Ottawa's child welfare reform could mean cuts to Indigenous services, agencies warn
Native Child and Family Services of Toronto projecting $10.5M loss in services due to changes
Some Indigenous-run child welfare agencies are warning that Ottawa's planned overhaul of the Indigenous child welfare system could leave thousands of kids and families without services.
The federal government is planning to redirect funding from Indigenous child and family services agencies to communities as part of a $20 billion reform package now being negotiated by Ottawa and First Nations leaders.
That sum amounts to half of Ottawa's historic $40 billion settlement agreement on child welfare. The other $20 billion has been set aside for individual compensation.
Some observers say the proposed reform of the child welfare system could lead to deep funding cuts for some non-government child welfare agencies, such as the Native Child and Family Services of Toronto.
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The agency's executive director Jeffrey Schiffer said it faces a $10.5 million cut — 20 per cent of its budget — by the end of the current fiscal year. He said that cut will have a direct impact on prevention programs.
"What we're really worried about is this resulting in a massive spike in kids entering the child welfare system, which I think is the opposite direction that we want to go and the opposite direction that all of these reforms are meant to achieve," Schiffer said.
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"Some agencies could be drastically affected," said Michael Miller, executive director of the Association of Native Child and Family Service Agencies of Ontario.
Federal officials say no child will be left behind by the planned changes — but they have yet to reveal how services will be delivered under the new framework.
The uncertainty is creating stress for those who depend on private agencies for services.
"It's very disheartening," said Chantel Pinacie, a mother who found housing through Native Child and Family Services under a program that's now at risk of being cancelled.
"Single mothers need access to this funding."
System reform still being negotiated
Indigenous Services Minister Patty Hajdu said the changes to the First Nations child welfare system will make it more responsive to the needs of families and communities.
"Indigenous-led systems are going to be stronger in the approach to understanding how best to care for families and for children," she said.
"Will it be seamless? I hope it will be as seamless as possible. But of course, we're always interested in how better we can support that work and it is in its early stages."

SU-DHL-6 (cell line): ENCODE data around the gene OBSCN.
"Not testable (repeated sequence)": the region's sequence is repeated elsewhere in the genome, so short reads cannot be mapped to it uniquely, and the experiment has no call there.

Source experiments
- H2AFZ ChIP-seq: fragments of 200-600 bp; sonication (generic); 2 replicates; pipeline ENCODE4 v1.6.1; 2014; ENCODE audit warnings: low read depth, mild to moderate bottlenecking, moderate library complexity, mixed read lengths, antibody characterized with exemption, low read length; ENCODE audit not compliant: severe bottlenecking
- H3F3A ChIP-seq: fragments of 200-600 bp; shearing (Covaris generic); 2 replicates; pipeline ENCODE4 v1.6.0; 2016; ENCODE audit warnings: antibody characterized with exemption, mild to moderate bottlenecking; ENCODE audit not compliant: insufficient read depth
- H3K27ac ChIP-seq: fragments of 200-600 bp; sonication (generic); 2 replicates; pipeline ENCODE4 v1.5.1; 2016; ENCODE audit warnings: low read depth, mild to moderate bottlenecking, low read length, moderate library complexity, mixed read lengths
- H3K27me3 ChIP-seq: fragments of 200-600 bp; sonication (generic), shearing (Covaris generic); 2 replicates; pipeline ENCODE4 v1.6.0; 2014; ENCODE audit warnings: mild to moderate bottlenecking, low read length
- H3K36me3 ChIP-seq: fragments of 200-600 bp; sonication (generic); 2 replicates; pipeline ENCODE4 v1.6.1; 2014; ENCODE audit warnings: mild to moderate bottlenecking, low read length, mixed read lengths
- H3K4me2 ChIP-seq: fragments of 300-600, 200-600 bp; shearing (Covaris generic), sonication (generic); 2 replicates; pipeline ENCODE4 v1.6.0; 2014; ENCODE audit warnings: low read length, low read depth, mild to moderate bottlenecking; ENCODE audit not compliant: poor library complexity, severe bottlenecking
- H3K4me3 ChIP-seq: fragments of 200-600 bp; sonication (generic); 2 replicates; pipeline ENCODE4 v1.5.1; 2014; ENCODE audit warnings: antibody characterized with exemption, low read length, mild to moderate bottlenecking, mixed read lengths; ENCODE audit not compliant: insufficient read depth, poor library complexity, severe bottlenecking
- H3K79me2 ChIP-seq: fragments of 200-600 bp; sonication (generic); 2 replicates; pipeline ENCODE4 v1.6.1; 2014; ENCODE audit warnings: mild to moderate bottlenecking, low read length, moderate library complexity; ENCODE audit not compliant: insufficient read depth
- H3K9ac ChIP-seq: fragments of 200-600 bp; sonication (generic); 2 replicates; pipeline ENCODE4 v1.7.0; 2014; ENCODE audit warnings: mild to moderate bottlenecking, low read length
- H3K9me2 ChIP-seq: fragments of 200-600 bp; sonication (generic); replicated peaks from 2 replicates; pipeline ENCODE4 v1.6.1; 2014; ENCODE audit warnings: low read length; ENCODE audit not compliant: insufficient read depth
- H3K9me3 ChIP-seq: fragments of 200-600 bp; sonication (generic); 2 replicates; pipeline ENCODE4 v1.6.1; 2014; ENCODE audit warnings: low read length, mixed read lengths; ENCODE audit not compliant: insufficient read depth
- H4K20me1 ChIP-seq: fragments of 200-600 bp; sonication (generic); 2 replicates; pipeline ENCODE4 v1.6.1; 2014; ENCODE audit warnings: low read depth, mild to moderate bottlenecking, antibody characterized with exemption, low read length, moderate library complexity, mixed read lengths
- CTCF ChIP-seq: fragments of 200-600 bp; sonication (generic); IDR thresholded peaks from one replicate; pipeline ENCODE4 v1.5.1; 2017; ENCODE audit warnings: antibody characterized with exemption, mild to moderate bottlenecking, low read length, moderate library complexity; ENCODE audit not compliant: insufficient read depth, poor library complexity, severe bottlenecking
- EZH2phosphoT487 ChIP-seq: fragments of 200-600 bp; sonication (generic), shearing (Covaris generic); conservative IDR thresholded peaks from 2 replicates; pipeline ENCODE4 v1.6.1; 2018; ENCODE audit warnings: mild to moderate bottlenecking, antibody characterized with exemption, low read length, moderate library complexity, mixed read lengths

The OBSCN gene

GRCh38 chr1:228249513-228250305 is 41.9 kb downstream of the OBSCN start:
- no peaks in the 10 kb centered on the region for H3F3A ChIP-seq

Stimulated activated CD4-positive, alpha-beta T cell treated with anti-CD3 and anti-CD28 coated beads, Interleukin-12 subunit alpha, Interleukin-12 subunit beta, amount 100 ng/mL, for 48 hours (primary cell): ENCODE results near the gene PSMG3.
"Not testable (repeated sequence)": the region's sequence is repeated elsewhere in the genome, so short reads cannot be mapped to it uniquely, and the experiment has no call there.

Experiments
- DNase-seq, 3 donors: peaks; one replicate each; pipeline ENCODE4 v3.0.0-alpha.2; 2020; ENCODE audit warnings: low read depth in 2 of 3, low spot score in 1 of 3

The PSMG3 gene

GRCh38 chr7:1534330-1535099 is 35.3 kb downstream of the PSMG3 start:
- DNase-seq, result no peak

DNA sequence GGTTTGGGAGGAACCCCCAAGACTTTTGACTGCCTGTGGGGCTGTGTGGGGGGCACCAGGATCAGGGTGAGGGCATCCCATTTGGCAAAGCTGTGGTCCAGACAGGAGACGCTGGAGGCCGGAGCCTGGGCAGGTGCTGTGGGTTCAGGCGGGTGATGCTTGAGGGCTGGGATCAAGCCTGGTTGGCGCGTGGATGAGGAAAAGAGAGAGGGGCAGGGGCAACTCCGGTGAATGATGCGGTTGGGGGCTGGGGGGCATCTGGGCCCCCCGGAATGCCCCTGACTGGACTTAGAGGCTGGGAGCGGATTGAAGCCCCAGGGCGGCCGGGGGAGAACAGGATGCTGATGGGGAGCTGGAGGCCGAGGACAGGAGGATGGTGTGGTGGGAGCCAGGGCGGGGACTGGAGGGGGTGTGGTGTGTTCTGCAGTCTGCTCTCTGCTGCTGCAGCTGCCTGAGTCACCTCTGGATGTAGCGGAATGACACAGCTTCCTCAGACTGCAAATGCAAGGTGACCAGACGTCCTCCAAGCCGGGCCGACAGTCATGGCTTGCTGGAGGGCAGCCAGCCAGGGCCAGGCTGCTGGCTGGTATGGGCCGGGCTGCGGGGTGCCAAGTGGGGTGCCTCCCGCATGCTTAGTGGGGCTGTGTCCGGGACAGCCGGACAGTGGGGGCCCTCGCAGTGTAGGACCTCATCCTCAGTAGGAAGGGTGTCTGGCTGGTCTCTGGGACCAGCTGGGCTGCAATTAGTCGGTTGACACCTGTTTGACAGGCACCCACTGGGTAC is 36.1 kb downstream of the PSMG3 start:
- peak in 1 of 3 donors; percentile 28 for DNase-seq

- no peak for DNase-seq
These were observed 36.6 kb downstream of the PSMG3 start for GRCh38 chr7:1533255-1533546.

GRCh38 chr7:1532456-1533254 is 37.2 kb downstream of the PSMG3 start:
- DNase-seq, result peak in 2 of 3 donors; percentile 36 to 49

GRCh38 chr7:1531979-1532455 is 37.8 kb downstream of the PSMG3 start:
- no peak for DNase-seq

Valerie Gideon, associate deputy minister of Indigenous Services Canada, told CBC News that final decisions about funding for Indigenous child and family services in the coming fiscal year will depend on two factors.
The federal government needs first to reach a final agreement on long-term child welfare system reforms by December 31, she said. The Canadian Human Rights Tribunal must also endorse the separate $20 billion compensation package for individuals under its discrimination rulings and orders.
"The child that is receiving services would continue to do so, but under a different service delivery arrangement," Gideon said.
Indigenous Services Canada has so far received 64 notices and requests from 58 Indigenous governing bodies that want to assume control of foster care services, said Gideon.
Gideon said her department met the demand by increasing funding to First Nations for prevention services by 270 per cent as of April 1.
"It is about looking at different service delivery arrangements or partnerships with First Nations to be able to support their aspirations of greater control and greater involvement in the delivery of service," she said.
The NDP's Crown-Indigenous affairs critic Charlie Angus, MP for Timmins–James Bay, said that while his party supports the right of First Nations to control their own systems, the transfer of services to them must happen without a hitch.
"The federal government wants to download all their obligations," Angus said.
"But if they download it without proper funding, children are going to get hurt and First Nations communities are going to be blamed."
Miller told CBC News it's going to take time to build up capacity at the community level.
"I do see the opportunities but I do see the concerns," Miller said before he got directly involved in the federal-First Nations negotiations on child welfare reform.
"How do we transition without a huge impact or even, worst case scenario, a loss of services to individuals?"
Native Child and Family Services estimates that more than 3,598 Indigenous children and young people at risk of being drawn into the child welfare system could be left without adequate access to prevention support, said Schiffer. That could lead to 1,000 children and youth ending up back in the system, he added.
Schiffer said he fears the planned reforms could leave behind Indigenous children and families living in urban settings.
"We need to ask ourselves, if we're reforming the system for First Nations kids, [then] who counts as a First Nations kid?" Schiffer said.
"Is it only First Nations kids who live on-reserve, or who have legal status under the Indian Act? Or is it also First Nations kids who are connected to their home community but are living in the city of Toronto for a time?"